Design/methodology/approach – The research is driven by an Indigenous kaupapa Māori research methodology that privileges research by Māori, about Māori, being Māori. Ten highly experienced Māori participants were interviewed. The cultural competence continuum was employed to assess New Zealand sport’s ability to meet the needs of its indigenous peoples.
Findings – For the Māori participants, mainstream sport reflects the echoes of colonial ways of thinking that frequently ignore or devalue Māori values or interpret assertions of self-determination as separatist and divisive. Using examples from the participants’ experiences, we argue that cultural competence is something that could benefit all in New Zealand sport.
Research limitations/implications – The limitations of a small sample are addressed by triangulating the participants’ perspectives with other sources of information about Maori sporting experience.
Originality/value – The chapter privileges a Māori critique of existing structures and suggests a way forward that could positively influence sport delivery for Māori and people of all ethnicities.
On Justification: Economies of Worth (Boltanski & Thévenot, 1991/2006) was a synthetic and comprehensive parsing of common goods, goods that could and had to be justified…
On Justification: Economies of Worth (Boltanski & Thévenot, 1991/2006) was a synthetic and comprehensive parsing of common goods, goods that could and had to be justified in public. In response to Bourdieu’s critical sociology, they rather provided a robust and disciplined sociology of critique, the situated requirements of justification. They refused power and violence as integral to the operability of justification. They emphasized the ways in which conventions of worth afforded coordination, not their constitution of or by domination. They refused to make either capitalism, or the state, into primary motors of social order. Indeed, they refused social sphere, structure, or group as the ground of the good. They emphasized the cognitive capacities of agents. There was no passion, no desire, no bodily affect in these justified worlds. There wasn’t even any account of production of value, of children, or of money. And while they recognized the metaphysical aspect of the good and even used Christianity as a template for one of their cités, they rigorously excluded religion. The theory was designed to analyze moments of controversy, not quiescence or quietude. In his subsequent work, Boltanski aimed to address these absences. In this essay, we examine how Boltanski sought to restore love, violence, religion, production, and institution across five texts: Love and Justice as Competences (1990/2012), The New Spirit of Capitalism, co-authored with Eve Chiapello (1999/2007), The Foetal Condition: A Sociology of Engendering and Abortion (2004/2013), On Critique: A Sociology of Emancipation (2009/2011), and La «Collection», Une Forme Neuve du Capitalisme – La Mise en Valeur Economique du Passé et ses Effets (2014) co-authored with Arnaud Esquerre.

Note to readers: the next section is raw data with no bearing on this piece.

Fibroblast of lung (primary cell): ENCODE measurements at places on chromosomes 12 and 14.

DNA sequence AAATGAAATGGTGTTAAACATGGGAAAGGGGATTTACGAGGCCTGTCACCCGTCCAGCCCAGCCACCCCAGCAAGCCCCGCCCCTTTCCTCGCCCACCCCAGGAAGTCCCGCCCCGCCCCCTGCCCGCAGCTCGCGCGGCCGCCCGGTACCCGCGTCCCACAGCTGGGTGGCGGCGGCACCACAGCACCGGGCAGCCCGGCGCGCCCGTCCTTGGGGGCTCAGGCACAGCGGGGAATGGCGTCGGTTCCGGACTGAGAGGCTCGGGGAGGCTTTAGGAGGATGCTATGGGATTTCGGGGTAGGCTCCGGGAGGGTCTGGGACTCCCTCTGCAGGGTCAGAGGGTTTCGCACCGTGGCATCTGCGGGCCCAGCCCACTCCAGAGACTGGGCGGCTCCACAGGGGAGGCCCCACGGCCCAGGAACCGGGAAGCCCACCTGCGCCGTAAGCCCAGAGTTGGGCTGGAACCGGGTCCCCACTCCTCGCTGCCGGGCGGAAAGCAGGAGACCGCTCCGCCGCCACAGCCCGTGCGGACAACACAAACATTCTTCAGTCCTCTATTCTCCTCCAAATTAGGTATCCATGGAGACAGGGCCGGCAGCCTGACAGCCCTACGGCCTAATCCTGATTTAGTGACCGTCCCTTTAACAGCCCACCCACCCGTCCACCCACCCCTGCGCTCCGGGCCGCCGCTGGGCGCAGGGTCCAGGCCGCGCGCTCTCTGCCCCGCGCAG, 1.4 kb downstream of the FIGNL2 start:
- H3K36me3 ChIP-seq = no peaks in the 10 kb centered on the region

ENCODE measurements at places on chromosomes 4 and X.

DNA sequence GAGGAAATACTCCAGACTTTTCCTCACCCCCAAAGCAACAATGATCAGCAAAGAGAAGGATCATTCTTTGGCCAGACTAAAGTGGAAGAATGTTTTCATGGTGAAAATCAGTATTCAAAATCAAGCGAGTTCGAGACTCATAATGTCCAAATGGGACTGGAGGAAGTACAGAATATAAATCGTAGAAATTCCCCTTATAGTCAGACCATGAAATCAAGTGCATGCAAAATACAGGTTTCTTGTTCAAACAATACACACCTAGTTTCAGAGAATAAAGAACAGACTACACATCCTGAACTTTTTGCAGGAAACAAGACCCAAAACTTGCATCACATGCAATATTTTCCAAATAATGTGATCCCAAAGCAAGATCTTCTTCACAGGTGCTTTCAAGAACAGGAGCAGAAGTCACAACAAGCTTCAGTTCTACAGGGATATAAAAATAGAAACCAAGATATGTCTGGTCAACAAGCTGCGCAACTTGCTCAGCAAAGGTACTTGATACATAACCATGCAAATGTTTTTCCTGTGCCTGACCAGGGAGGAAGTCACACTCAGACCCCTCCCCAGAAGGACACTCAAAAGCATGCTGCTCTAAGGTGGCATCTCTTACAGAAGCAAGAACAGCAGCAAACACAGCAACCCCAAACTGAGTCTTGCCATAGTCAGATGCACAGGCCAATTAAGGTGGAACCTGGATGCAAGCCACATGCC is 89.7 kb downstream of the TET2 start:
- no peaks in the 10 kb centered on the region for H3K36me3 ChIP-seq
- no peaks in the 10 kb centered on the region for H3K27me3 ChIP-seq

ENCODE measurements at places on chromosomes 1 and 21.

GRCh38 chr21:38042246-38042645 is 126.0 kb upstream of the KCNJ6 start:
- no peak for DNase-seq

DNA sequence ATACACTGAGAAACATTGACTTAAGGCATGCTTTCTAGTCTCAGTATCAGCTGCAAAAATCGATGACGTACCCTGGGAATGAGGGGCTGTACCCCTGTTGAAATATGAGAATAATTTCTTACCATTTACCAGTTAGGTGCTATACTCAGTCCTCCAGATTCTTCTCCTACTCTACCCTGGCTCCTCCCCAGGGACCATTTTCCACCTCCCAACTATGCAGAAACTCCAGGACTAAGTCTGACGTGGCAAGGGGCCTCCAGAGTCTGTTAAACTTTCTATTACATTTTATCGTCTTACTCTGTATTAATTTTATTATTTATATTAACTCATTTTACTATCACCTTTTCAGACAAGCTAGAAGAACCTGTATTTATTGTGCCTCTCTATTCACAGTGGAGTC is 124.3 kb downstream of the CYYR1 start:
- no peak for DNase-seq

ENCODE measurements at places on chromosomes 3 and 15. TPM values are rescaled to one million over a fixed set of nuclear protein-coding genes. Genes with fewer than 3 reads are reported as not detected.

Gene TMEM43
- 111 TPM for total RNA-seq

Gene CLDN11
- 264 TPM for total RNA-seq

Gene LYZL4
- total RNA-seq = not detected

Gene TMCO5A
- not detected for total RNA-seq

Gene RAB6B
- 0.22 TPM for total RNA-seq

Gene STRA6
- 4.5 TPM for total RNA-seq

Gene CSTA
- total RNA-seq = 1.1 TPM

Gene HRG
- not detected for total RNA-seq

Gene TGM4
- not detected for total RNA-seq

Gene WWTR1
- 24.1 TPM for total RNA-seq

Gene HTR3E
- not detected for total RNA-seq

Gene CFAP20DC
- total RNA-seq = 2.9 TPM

This study examined a mediating model of income and pay satisfaction with a direct path (income → pay satisfaction) and an indirect path with two mediators (income → the…